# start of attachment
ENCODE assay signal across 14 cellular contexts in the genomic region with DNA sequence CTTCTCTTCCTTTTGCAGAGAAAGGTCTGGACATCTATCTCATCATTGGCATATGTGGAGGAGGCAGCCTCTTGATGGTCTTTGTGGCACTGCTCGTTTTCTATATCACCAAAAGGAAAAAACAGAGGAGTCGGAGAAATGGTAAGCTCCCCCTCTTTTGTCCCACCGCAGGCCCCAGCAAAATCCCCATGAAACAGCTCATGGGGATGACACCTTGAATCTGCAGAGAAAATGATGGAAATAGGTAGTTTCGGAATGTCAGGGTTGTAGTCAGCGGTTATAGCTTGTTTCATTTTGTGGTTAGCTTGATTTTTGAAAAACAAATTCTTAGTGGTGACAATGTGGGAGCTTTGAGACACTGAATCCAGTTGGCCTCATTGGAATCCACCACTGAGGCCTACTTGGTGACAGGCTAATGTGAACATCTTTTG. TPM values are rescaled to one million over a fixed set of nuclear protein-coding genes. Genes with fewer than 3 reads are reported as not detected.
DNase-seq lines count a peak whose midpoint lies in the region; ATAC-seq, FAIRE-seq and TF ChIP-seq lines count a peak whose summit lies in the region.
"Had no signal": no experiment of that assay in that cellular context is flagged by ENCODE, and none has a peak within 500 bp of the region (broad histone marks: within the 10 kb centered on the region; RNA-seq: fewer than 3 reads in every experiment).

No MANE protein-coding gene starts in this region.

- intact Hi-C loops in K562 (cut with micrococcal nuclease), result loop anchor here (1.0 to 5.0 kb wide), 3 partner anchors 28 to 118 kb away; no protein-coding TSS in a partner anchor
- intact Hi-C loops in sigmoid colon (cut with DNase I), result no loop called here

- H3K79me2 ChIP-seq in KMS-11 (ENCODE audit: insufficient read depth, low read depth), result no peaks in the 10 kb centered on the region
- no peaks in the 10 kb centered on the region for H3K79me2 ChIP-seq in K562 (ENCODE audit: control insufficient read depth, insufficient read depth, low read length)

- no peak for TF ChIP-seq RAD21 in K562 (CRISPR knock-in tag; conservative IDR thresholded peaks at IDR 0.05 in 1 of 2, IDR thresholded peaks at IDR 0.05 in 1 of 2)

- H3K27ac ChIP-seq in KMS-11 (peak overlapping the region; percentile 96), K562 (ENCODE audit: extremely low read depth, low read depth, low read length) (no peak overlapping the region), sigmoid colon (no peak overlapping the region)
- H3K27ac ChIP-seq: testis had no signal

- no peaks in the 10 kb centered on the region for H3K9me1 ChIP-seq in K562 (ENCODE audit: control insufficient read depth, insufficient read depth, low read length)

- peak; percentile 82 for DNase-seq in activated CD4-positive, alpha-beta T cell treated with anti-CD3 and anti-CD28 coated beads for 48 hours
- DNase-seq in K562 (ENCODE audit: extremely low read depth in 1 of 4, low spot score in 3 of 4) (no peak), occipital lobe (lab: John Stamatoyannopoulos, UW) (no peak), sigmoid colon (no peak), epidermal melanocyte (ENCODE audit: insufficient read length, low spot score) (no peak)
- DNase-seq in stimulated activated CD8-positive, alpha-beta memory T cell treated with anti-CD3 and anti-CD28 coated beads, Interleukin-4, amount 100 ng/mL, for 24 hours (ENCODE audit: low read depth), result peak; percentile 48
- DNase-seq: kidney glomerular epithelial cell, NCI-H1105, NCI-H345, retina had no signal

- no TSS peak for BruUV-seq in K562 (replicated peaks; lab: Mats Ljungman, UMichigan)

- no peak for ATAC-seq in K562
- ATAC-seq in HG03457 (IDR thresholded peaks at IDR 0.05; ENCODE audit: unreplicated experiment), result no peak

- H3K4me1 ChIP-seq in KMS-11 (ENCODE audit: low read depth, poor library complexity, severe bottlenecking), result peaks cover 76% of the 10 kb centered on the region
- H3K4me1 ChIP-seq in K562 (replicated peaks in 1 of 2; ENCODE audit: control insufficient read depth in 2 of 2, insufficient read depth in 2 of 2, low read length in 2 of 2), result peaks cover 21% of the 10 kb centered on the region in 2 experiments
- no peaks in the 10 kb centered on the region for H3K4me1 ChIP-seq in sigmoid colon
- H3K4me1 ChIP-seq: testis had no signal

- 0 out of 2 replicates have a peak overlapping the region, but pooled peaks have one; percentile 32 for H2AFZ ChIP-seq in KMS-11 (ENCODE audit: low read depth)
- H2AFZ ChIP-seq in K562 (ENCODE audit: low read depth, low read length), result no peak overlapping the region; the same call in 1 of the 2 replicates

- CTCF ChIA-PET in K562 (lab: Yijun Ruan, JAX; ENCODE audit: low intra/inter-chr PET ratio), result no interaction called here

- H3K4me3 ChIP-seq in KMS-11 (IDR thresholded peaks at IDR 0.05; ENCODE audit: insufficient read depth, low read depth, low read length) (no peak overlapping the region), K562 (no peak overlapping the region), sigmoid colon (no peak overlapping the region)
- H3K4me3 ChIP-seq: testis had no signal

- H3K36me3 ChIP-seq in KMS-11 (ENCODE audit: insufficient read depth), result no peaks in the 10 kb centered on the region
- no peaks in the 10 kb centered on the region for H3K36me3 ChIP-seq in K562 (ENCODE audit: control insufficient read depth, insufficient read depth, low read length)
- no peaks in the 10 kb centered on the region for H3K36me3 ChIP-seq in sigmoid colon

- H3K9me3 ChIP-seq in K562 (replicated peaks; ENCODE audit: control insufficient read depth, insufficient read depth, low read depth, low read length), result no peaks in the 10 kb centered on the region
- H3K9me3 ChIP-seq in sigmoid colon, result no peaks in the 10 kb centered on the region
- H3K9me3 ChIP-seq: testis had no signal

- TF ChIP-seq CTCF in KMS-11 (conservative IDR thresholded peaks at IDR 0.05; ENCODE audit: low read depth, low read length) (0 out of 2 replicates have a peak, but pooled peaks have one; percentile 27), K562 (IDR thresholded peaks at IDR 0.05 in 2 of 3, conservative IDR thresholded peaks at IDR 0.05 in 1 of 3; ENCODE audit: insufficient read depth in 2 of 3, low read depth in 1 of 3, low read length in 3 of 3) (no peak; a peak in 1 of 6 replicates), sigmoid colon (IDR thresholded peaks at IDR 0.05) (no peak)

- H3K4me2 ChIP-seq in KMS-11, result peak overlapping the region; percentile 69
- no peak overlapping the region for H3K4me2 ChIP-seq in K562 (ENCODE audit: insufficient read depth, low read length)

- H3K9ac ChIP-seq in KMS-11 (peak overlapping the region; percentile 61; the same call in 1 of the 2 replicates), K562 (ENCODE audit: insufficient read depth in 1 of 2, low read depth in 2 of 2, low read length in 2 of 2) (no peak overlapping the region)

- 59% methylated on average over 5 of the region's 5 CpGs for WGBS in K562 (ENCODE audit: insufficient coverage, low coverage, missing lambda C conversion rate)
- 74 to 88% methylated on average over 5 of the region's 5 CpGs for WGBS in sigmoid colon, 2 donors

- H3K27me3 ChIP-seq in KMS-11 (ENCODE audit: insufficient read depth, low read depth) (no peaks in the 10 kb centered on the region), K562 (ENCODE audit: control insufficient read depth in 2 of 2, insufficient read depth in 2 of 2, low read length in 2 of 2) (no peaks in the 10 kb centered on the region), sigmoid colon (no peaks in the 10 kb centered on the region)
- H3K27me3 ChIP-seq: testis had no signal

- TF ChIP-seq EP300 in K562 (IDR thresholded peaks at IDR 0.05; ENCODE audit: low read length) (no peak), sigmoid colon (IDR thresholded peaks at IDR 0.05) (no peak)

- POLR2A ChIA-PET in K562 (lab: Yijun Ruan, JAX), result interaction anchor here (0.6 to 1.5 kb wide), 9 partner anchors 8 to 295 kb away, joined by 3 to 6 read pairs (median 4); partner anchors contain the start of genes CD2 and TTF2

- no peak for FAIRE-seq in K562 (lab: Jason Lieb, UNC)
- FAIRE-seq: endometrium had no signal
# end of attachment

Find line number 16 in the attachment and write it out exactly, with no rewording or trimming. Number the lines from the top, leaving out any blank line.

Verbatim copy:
- DNase-seq: kidney glomerular epithelial cell, NCI-H1105, NCI-H345, retina had no signal